Editorial: How to protect the San Gabriel Mountains
The San Gabriel Mountains are the backdrop of Los Angeles. Steep, rugged and often capped with snow, the range is a valuable source of clean water and makes up 70% of L.A. County’s open space. It’s home to stunning waterfalls, Native American sites and endangered wildlife, such as the Nelson’s bighorn sheep and the mountain yellow-legged frog. Yet despite its prominence and value to the region, the range is significantly underfunded.
The mountains draw more than 3 million people a year, with most of the visitors spending time in the lower elevations closest to the foothill cities. But the U.S. Forest Service, which manages the land, doesn’t have the money or staff to maintain these high-traffic areas. As a result, the natural beauty is marred by graffiti, garbage and illegal campfires, and paths, picnic sites and creeks are often littered with broken glass and used diapers. Signs are broken, some areas are closed for lack of maintenance and some trails have been left to crumble.
Rep. Judy Chu (D-Monterey Park) introduced a bill this year to turn the 655,000-acre range into a National Recreation Area, which would bring in National Park Service oversight, money and a new emphasis on conservation and recreation. Chu’s bill is the better way to protect the mountains, but with Congress deadlocked, it has stalled. So she has asked President Obama to use his executive power to designate the San Gabriel Mountains a national monument.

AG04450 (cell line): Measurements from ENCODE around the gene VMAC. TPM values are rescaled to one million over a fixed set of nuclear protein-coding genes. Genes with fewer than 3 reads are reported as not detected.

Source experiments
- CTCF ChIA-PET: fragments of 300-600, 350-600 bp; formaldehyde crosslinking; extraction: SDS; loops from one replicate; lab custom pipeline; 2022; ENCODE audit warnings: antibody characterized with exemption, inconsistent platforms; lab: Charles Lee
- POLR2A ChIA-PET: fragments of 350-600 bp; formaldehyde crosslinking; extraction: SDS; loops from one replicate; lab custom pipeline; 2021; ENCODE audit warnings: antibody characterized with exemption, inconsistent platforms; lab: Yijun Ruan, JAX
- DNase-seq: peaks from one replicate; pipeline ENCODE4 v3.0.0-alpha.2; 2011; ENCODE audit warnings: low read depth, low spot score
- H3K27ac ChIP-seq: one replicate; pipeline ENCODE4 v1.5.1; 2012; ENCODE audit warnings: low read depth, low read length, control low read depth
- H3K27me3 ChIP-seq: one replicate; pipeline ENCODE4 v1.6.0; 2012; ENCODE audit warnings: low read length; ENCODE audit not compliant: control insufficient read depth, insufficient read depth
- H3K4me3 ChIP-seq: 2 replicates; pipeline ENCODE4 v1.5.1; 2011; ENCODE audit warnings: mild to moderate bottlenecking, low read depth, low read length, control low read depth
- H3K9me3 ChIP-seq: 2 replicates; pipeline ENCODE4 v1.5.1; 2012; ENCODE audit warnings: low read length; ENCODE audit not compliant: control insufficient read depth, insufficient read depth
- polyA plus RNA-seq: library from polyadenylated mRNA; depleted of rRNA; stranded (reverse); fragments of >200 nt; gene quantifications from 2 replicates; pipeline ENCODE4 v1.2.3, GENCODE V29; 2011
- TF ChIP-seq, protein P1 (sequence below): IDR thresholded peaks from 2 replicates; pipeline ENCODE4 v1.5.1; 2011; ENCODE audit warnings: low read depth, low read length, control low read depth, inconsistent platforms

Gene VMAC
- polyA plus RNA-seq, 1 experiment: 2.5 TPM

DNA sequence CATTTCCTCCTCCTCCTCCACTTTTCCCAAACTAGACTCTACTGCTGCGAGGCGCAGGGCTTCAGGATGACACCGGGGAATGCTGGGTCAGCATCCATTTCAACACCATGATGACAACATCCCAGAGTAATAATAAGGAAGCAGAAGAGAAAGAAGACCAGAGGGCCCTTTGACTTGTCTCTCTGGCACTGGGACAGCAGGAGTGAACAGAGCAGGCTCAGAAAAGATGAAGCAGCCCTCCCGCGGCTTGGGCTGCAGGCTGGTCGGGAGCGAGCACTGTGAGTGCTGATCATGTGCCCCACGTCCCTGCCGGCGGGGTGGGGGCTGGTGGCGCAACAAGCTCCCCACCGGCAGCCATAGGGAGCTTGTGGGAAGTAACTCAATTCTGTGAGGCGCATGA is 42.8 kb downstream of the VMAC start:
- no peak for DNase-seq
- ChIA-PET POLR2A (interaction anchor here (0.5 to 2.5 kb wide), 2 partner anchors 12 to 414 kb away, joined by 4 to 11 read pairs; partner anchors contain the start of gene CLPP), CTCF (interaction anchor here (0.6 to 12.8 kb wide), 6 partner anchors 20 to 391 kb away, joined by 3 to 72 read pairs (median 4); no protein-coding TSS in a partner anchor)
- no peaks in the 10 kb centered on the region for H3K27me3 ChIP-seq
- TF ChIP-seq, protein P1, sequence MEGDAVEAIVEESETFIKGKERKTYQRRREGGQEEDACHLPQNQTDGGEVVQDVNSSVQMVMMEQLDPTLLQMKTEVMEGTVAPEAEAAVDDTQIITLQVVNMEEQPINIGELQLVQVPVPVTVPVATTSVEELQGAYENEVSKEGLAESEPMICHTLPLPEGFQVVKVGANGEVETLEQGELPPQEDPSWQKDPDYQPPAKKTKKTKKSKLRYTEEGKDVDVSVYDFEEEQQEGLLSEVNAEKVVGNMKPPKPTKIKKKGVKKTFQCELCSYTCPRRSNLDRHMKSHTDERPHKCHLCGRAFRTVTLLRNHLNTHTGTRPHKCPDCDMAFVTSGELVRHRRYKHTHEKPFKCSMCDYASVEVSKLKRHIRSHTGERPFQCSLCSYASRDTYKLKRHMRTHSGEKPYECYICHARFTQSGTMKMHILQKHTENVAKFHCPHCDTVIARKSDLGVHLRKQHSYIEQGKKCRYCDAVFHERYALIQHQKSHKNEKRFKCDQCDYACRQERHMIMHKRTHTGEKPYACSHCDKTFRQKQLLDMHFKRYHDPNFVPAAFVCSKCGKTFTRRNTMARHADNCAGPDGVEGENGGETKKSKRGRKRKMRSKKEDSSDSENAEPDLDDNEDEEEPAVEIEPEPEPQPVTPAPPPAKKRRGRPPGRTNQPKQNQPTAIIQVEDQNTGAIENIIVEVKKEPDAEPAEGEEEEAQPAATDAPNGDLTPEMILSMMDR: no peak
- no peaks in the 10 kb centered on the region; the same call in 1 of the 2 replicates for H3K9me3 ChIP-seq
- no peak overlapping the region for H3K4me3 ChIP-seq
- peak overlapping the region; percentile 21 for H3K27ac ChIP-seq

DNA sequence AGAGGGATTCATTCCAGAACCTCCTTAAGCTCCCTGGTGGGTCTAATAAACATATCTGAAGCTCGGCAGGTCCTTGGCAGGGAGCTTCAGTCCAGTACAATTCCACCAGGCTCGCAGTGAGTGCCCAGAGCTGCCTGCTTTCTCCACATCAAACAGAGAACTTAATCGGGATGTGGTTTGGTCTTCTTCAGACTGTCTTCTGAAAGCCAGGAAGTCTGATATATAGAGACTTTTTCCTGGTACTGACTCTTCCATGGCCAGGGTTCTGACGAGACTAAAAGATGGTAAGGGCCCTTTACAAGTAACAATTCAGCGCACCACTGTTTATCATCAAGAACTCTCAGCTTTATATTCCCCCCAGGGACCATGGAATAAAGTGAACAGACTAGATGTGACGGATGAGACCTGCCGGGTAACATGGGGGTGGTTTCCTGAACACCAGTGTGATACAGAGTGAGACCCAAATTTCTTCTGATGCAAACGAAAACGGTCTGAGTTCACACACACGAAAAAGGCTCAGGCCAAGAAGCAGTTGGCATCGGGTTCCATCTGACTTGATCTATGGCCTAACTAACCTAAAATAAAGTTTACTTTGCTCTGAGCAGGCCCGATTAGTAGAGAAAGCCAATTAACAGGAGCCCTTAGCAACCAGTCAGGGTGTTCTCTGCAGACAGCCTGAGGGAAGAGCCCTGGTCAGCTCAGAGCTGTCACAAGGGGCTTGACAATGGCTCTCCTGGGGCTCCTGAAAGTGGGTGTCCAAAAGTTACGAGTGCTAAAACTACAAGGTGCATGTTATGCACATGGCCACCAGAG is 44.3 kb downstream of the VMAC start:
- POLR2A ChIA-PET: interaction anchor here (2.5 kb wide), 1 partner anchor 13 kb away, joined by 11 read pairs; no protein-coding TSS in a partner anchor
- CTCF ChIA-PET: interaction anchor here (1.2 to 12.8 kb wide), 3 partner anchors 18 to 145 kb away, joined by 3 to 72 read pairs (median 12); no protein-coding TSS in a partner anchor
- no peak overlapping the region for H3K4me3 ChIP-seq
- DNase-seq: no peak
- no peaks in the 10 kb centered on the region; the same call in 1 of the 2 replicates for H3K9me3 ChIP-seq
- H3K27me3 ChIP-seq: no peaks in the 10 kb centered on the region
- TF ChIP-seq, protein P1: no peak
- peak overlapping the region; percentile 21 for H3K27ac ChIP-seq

We support the monument designation. But we do so with open eyes and some skepticism as to whether it would end the chronic underfunding. Supporters say monument status would result in more rangers, restrooms and trash pickup, as well as new hiking, biking, fishing and camping opportunities. But that’s incredibly optimistic. The president’s proclamation would come with no new funding. The monument would still be managed by the cash-strapped Forest Service, and local managers would probably still have to spend about 60% of their budgets on wildfire prevention.
On the upside, the designation would prioritize recreation, so more of the money left over after fire suppression could go to trails, signs and rangers. Monument status could also help nonprofits fundraise or apply for grants for environmental restoration or educational programs. And nothing stops Congress from designating the range a National Recreation Area in the future.
Obama should specify that long-standing uses, from mountain biking and snowmobiling to hunting and fishing, be allowed to continue under the designation. Ultimately, support for a San Gabriel Mountains National Monument comes down to the hope that monument status will provide the money and leadership needed to protect this remarkable natural resource in our backyard. Though monument status may not save the mountains, the status quo is not acceptable.
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